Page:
The chief executive for Finmeccanica, an Italian defense and aerospace giant, was arrested in Milan on Tuesday on charges that he paid bribes to snag a key contract with India.
India will consider canceling a multimillion-dollar defense contract and taking criminal action if an investigation finds bribes were paid by Finmeccanica to steer a helicopter contract to the Italian defense firm, the defense minister said Wednesday.
A.K. Antony told reporters that the government was waiting for the result of an investigative report into the €560 million ($670 million) contract before taking action against any company found to have paid a bribe to clinch the deal.
India's defense ministry has ordered a separate investigation into the defense agreement with Finmeccanica after the Italian defense and aerospace giant's chief executive was arrested in Milan on Tuesday on charges he had paid bribes to snag the Indian contract.
Antony said he ordered the Central Bureau of Investigation, India's equivalent of the FBI, to examine all aspects of the deal for the supply of 12 helicopters intended for ferrying Indian officials around the country.
"I can assure you, the moment we get a report from the CBI, we will take the strongest action provided in the integrity pact that includes cancellation of the contract, blacklisting the companies and criminal action," Antony said.
"Nobody will be spared. If a company violates the conditions, they are liable for criminal action," he said. "The company is liable to be blacklisted."
India signed the contract with Finmeccanica's AgustaWestland helicopter division for the purchase of 12 helicopters in February 2010. Three of the helicopters were delivered in December.
Giuseppe Orsi, the CEO of Finmeccanica, was arrested by Italian investigators on Tuesday. Orsi and Bruno Spagnolini, the chief of AgustaWestland, are being investigated on charges that they paid bribes in India.
Indian defense ministry officials said the helicopter contract with AgustaWestland included an integrity clause against bribery or the use of undue influence. Under the terms of the clause, if any person or the company was found to have bribed officials or made any kind of payoff, the agreement could be scrapped, and the firm blacklisted.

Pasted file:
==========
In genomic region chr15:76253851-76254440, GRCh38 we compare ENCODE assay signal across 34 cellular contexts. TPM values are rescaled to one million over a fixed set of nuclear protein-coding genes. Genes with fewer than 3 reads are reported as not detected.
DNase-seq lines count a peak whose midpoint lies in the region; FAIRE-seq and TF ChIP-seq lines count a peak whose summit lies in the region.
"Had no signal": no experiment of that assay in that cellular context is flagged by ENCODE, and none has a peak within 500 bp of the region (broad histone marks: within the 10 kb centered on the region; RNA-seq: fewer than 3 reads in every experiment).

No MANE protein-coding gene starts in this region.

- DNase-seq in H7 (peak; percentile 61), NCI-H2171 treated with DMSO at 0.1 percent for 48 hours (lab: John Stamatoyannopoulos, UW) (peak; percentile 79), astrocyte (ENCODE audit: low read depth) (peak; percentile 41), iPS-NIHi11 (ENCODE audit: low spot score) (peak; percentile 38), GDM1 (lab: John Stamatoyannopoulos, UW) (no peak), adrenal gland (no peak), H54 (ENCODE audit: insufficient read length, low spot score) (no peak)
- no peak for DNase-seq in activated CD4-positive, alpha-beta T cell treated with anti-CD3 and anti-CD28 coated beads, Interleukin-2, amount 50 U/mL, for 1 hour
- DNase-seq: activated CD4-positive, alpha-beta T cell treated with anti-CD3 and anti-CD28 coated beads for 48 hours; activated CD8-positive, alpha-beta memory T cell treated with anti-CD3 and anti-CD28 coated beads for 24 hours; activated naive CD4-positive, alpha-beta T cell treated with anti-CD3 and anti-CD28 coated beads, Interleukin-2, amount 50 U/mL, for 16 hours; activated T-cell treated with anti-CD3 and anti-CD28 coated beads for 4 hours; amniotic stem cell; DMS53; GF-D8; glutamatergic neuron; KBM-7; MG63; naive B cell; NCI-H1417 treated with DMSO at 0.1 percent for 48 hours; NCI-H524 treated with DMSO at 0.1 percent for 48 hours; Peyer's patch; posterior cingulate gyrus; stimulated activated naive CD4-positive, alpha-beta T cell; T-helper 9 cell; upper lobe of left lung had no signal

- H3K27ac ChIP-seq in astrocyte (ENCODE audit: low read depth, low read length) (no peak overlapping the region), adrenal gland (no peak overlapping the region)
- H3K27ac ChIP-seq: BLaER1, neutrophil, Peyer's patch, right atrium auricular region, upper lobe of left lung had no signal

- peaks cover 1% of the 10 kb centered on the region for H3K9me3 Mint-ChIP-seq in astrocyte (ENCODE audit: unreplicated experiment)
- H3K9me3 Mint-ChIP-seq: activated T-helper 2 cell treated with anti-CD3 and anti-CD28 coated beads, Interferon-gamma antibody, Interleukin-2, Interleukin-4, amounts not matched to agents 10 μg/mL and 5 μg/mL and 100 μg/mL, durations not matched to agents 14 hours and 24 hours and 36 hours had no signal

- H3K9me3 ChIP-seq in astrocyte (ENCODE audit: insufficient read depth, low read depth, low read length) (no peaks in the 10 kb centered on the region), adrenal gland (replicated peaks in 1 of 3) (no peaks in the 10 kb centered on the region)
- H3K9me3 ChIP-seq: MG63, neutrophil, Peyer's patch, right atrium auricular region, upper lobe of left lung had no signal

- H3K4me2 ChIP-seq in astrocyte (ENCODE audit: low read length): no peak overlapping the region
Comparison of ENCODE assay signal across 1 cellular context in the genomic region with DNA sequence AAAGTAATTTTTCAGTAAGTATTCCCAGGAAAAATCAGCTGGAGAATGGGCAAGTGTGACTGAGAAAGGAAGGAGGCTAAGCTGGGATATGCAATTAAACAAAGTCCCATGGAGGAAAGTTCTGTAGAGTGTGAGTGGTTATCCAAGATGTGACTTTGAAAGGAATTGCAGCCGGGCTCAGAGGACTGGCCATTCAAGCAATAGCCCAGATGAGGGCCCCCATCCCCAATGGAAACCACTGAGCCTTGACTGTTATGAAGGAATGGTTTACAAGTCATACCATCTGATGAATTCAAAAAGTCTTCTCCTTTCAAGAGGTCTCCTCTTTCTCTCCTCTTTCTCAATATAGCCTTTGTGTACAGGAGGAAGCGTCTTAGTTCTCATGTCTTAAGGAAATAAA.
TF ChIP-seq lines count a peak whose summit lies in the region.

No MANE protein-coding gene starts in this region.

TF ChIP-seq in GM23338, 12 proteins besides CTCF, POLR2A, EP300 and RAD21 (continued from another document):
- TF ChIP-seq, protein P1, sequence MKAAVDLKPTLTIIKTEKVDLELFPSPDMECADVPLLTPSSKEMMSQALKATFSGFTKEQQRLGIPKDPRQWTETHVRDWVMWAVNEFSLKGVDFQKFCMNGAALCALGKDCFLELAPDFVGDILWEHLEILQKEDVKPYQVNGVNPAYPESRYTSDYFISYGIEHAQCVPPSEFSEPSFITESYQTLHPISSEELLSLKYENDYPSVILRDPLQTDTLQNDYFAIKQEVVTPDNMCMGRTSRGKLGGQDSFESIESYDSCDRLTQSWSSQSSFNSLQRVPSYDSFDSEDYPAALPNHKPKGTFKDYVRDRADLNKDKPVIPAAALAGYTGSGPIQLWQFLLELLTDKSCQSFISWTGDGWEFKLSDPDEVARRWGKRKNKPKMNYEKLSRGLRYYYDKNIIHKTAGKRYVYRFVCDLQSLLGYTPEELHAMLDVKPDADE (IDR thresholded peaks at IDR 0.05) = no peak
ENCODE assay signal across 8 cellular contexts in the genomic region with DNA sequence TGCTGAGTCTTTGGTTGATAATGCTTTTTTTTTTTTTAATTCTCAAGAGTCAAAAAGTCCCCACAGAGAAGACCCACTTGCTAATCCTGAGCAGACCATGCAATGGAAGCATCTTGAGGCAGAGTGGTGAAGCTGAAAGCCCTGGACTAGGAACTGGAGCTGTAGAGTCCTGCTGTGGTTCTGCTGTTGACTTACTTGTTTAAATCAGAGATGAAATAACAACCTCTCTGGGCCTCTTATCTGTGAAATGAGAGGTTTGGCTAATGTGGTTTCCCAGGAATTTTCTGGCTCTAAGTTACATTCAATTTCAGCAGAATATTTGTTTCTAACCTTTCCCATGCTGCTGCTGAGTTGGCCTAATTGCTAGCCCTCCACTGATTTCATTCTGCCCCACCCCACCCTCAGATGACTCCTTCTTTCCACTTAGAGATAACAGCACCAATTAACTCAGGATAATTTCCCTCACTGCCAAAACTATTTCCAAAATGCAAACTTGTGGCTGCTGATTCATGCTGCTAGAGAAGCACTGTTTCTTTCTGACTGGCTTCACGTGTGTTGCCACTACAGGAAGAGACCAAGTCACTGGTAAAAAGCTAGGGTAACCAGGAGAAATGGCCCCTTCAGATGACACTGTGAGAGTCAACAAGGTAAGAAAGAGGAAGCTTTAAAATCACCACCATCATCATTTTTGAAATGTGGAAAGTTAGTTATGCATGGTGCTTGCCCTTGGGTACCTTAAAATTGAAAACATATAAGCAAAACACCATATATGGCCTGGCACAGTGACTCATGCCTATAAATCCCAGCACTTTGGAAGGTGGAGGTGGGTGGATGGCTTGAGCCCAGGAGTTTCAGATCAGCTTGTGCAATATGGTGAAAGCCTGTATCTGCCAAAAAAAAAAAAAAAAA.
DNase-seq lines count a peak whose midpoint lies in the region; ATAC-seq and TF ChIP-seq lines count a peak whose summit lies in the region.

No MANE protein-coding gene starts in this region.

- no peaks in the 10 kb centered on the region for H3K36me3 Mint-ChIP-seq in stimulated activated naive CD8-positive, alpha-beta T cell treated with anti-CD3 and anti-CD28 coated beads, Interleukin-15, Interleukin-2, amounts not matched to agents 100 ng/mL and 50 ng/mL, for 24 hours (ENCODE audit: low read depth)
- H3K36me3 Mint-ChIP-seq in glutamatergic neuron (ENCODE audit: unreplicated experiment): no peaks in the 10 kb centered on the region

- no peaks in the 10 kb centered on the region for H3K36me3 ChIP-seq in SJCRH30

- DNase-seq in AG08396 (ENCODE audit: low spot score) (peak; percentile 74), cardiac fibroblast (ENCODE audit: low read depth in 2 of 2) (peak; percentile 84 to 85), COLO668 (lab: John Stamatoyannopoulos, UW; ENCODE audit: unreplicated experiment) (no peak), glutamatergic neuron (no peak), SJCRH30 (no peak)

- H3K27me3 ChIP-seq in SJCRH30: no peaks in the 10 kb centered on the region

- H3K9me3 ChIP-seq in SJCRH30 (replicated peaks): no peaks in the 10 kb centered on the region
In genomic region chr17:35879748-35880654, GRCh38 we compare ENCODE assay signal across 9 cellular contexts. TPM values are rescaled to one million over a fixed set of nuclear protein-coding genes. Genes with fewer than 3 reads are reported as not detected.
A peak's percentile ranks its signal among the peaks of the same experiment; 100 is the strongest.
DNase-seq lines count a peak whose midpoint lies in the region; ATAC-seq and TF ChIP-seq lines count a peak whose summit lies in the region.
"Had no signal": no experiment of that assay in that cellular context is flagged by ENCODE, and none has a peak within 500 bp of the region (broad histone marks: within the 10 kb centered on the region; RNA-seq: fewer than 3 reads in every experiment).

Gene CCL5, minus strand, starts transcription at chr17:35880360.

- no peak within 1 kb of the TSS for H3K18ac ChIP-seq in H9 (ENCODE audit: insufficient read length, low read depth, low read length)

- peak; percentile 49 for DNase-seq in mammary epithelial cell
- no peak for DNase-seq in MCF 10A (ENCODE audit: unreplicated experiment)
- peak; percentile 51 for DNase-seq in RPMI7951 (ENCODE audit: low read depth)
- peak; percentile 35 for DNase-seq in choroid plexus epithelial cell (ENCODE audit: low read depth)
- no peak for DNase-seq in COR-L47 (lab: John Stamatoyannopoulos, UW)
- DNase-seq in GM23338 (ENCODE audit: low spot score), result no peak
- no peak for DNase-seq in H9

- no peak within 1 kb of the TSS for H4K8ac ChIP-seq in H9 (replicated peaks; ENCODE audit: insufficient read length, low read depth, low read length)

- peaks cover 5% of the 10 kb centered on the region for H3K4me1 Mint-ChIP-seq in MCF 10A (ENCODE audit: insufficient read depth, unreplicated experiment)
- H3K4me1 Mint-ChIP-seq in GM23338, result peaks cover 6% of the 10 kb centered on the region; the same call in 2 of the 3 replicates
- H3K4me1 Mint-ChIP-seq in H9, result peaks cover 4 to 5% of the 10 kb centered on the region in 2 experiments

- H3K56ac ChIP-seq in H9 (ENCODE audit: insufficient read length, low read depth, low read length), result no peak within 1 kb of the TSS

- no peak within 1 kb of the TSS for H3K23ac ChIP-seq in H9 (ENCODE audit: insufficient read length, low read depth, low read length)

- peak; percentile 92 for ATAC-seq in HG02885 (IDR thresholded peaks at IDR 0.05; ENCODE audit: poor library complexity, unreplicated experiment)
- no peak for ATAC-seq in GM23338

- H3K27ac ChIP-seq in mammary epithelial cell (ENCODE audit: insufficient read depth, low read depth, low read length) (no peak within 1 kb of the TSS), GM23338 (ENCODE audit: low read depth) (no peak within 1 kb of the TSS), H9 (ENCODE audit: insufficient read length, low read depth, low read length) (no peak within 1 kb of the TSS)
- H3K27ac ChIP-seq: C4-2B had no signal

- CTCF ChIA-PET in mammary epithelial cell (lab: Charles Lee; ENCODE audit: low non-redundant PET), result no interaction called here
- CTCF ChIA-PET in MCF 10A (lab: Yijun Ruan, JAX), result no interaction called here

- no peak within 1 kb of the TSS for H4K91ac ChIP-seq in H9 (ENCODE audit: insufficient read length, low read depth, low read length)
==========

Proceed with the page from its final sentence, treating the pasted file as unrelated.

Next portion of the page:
The defense ministry has put on hold the delivery of the remaining nine helicopters from the company.
Meanwhile, former Indian air force chief Shashi Tyagi on Wednesday denied media reports that members of his family had received payments from the Italian group to facilitate the helicopter deal.
"I deny these allegations. I am innocent. Such a big contract is not determined by one person alone. Everything will become clear once the CBI probe is complete," Tyagi told NDTV.
India is expected to spend $80 billion over the next 10 years to upgrade its military.
The country has become the world's top arms and defense equipment buyer in recent years due to its concerns about China's growing power in the region and its traditional rivalry with neighbor Pakistan.
India accounted for 9 percent of all international arms imports from 2006 to 2010, and is expected to keep the top spot for the foreseeable future as it upgrades its air force, army and navy.
However, arms deals in India have often been mired in controversy with allegations that companies have paid millions of dollars in kickbacks to Indian officials to procure lucrative contracts.
In the 1980s, then-Prime Minister Rajiv Gandhi's government collapsed over charges that the Swedish gun manufacturer Bofors AB paid bribes to supply Howitzer field guns to the Indian army.
Following the Bofors scandal, India banned middlemen in all defense deals.
India's main opposition Bharatiya Janata Party attacked the government for its failure to act once it became known that bribes had been paid to clinch the deal.
"The government has not been able to explain why it was silent for one year on this deal despite the details being available in the public domain," said Ravi Shankar Prasad, a BJP spokesman. "I see the making of a second Bofors in this scam."